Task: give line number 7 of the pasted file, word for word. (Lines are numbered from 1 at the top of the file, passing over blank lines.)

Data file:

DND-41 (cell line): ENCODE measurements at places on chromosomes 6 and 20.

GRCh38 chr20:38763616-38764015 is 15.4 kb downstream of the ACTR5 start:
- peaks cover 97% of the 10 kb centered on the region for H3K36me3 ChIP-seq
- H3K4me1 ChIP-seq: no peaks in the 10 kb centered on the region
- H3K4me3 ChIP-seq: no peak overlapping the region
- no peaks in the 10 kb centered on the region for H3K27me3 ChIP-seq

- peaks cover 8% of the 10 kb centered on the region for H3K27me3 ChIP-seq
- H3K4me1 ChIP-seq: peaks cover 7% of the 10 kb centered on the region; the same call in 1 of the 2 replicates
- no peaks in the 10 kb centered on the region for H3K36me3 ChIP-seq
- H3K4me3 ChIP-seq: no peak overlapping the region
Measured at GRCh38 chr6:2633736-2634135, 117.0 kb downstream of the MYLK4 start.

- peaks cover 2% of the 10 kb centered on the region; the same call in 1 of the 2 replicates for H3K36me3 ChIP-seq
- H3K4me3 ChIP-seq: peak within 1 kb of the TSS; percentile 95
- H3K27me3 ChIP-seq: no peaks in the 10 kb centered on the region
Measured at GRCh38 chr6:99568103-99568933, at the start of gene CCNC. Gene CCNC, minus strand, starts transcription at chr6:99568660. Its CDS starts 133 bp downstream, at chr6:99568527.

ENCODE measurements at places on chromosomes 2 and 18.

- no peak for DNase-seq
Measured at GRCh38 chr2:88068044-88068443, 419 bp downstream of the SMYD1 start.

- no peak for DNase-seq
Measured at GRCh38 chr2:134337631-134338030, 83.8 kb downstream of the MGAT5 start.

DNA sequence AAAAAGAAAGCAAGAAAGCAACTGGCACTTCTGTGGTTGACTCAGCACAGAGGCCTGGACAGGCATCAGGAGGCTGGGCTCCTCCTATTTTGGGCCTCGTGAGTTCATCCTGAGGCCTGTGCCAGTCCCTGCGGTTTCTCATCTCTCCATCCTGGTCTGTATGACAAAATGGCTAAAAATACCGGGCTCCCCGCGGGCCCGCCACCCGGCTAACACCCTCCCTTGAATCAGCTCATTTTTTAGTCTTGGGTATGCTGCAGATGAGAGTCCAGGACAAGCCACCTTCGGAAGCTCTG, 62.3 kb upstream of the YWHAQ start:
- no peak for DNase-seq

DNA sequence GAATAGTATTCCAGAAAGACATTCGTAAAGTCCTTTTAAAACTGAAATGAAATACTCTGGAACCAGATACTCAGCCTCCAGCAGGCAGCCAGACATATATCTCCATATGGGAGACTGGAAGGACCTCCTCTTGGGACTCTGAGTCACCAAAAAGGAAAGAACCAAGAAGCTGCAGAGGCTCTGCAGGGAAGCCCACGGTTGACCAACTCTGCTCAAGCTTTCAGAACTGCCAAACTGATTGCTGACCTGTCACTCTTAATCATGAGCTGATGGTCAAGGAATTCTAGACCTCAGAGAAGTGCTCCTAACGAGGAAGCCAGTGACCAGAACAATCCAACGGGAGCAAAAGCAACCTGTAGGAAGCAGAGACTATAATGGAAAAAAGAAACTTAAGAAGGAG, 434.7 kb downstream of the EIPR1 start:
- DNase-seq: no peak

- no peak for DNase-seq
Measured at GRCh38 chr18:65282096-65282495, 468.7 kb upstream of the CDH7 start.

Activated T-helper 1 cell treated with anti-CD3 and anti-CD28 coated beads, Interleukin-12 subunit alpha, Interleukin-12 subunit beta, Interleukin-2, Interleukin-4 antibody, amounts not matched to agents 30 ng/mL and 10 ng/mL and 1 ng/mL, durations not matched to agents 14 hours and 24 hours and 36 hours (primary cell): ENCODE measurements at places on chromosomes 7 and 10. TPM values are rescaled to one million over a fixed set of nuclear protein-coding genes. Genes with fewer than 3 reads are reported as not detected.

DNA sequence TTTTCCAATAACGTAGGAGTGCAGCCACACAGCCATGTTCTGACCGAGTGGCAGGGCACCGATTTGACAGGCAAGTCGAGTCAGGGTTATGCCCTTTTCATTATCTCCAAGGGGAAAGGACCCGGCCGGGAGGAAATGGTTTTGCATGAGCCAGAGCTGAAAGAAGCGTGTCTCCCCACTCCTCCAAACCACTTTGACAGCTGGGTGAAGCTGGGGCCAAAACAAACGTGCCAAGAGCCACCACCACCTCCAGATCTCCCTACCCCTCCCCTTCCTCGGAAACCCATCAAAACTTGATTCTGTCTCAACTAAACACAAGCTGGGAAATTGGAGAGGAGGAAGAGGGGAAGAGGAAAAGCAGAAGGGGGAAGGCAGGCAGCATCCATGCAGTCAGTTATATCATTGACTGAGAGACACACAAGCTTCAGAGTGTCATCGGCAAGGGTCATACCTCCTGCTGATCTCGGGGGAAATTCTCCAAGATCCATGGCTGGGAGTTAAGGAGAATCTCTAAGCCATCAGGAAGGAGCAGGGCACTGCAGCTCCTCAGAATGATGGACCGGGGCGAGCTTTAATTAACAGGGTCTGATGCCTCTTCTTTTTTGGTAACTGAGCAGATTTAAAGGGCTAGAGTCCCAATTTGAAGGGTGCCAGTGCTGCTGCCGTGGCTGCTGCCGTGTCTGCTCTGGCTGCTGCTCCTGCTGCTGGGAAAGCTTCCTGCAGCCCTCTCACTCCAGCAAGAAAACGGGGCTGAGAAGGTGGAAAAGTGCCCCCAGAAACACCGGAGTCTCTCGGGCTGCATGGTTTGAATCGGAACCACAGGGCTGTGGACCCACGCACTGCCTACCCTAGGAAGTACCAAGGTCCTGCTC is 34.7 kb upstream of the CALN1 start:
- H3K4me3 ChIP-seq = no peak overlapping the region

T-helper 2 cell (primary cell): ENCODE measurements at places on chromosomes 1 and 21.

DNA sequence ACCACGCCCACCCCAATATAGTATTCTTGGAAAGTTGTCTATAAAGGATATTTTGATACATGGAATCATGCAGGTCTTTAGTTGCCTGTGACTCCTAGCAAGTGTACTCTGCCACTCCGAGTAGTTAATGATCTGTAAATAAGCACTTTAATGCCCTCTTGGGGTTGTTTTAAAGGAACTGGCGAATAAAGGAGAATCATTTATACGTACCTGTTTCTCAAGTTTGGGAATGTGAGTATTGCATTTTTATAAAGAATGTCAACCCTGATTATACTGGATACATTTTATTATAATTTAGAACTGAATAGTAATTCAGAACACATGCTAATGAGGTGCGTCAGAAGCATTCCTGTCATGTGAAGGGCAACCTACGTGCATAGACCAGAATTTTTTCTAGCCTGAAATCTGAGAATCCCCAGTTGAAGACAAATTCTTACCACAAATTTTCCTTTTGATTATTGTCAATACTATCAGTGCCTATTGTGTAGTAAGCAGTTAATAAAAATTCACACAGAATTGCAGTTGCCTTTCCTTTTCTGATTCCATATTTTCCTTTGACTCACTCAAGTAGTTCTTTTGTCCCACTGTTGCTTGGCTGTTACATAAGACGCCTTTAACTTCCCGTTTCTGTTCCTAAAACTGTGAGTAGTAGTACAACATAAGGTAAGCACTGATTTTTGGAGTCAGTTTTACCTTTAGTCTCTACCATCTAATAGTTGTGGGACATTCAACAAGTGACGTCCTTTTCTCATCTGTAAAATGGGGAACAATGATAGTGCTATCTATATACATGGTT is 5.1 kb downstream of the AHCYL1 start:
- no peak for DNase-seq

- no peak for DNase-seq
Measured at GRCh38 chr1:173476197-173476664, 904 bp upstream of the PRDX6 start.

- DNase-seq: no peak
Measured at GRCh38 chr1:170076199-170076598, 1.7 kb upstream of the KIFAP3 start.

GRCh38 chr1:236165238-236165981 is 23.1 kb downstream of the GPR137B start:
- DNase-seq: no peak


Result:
- peaks cover 8% of the 10 kb centered on the region for H3K27me3 ChIP-seq